When a Dutch scientist declared last month that he could have the world's first lab-grown hamburger on the grill by October, the Internet was abuzz with "Frankenmeat" discussions.

Mark Post, a vascular biologist at the University of Maastricht in the Netherlands, has been growing strips of meat in a Petri dish from animal stem cells and hopes to have enough of them to cook a burger patty this fall.

Would you eat it?

While man-made meat might be an answer to growing global concerns over commercial meat production and consumption, the ethical implications are incredibly complicated.

Animal activists are hailing the announcement as the first step toward ending the world's dependence on controversial livestock farming practices and slaughterhouses.

Environmentalists say producing meat in the lab would be greener because it requires much less energy, land and water.

Others say test-tube meat could help alleviate world hunger.

But it also raises ethical questions about genetically engineered food and the future of the human diet, said Chris MacDonald, a Halifax philosophy professor who blogs about food ethics.

"If you're concerned about animal cruelty and inhumane conditions in slaughterhouses, then this sounds like a fantastic solution," MacDonald said in a phone interview from Toronto, where he is currently a visiting professor at the Ted Rogers School of Management.

Although Post's hamburger has renewed discussions on the topic, the concept of lab-grown meat is not a new idea. Scientists have been dabbling in it for years.

MacDonald pointed out that reactions to test-tube meat vary among vegetarians and vegans, depending on their reasons for not eating meat. For those who are opposed to any kind of animal product consumption, for example, meat made from animal stem cells won't make a difference.

Those who are against the industrialization of food also won't be satisfied, MacDonald said.

"In vitro meat is definitely industrial, however you look at it."

MacDonald also warned of another, potentially larger ethical issue at play.

"Once you can grow beef in a vat, what are you going to do next? It makes it much, much easier to produce genetically modified meat," he said. "Lab managers may think: ‘We can grow beef. Now, how can we tinker with it?

"Who in the food industry isn't going to be charmed by the possibilities?"

What science may bring to our dinner tables is speculative, of course, but some non-meat eaters have already made up their minds.

"I personally wouldn't eat lab-grown meat because I prefer to eat natural plant-based sources of protein such as legumes, beans, and grains," Angela Liddon, a Toronto vegan who runs a food blog, said in an email. "I'd take a hearty black beat burger over lab-grown meat any day."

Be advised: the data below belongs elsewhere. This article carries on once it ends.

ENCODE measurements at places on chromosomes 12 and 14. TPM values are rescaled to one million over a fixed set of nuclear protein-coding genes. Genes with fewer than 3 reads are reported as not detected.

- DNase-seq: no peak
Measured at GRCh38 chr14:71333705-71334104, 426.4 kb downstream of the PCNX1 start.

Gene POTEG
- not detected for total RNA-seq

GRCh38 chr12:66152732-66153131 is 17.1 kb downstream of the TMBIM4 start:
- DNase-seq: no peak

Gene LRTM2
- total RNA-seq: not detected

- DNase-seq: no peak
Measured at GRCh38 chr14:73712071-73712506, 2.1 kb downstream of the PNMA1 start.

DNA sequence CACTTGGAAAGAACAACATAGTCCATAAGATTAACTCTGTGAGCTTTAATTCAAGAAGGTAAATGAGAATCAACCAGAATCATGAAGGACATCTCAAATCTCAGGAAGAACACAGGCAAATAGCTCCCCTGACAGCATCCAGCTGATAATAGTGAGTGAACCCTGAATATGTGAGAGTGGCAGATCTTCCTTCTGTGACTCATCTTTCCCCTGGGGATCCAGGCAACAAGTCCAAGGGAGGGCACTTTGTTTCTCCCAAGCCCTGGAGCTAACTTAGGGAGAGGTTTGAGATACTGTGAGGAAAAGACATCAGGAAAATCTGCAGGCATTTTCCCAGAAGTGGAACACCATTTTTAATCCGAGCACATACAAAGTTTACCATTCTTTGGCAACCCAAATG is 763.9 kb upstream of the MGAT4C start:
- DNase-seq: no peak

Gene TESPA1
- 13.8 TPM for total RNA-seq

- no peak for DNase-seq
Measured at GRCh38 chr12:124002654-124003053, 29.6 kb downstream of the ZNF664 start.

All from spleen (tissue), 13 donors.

David Alexander, executive director of the Toronto Vegetarian Association, said most vegetarians have already figured out how to substitute meat with other hearty, tasty foods. There are also meat-flavoured products for those who have a hard time parting with the taste of bacon or hot dogs.

"To be honest, I think it's more interesting to meat eaters than it is to vegetarians," he said of lab-grown meat in a phone interview.

Others point out that Post is using stem cells taken from slaughterhouse leftovers to create the much-anticipated hamburger. The scientist has said the goal is to only harvest stem cells from live animals in the future.

Still, Liddon said, "when I think beyond my initial state of repulsion, I can see that lab-grown meat could be beneficial if it replaces the need for slaughtering billions of mass-produced animals each year and also reduces the ecological footprint."

And that's why organizations like People for Ethical Treatment of Animals are fully behind the test-tube meat project. PETA has funded scientists working to create meat alternatives and even offered $1 million to the first one who comes up with a viable, lab-grown chicken substitute.

"Of course, people are going to be divided on this issue," PETA president Ingrid Newkirk said in a phone interview from Los Angeles this week. "Even within our own organization, our own executive, we've had people opposed to (test-tube meat)."

PETA's main concern is animal welfare, so anything that eliminates animal suffering in the food production system is welcomed, Newkirk said.

She said PETA "wholeheartedly" supports efforts to grow meat in labs.

"We're pragmatists, not purists," she said.

It remains to be seen whether test-tube meat will ever reach the mass market at affordable prices, or if it will even become a rare treat at exclusive supper clubs.

Post's hamburger project, backed by an anonymous donor, will cost more than $300,000.

But all new technologies are prohibitively expensive at first, and the food industry is highly adaptable to new products and consumer demands, MacDonald said.

Newkirk said acceptance of lab-grown meat will likely come gradually, as people get over the 'yuck factor.'

"The race is on" among scientists to produce consumer-friendly meat, she said.

"This is going to be highly competitive."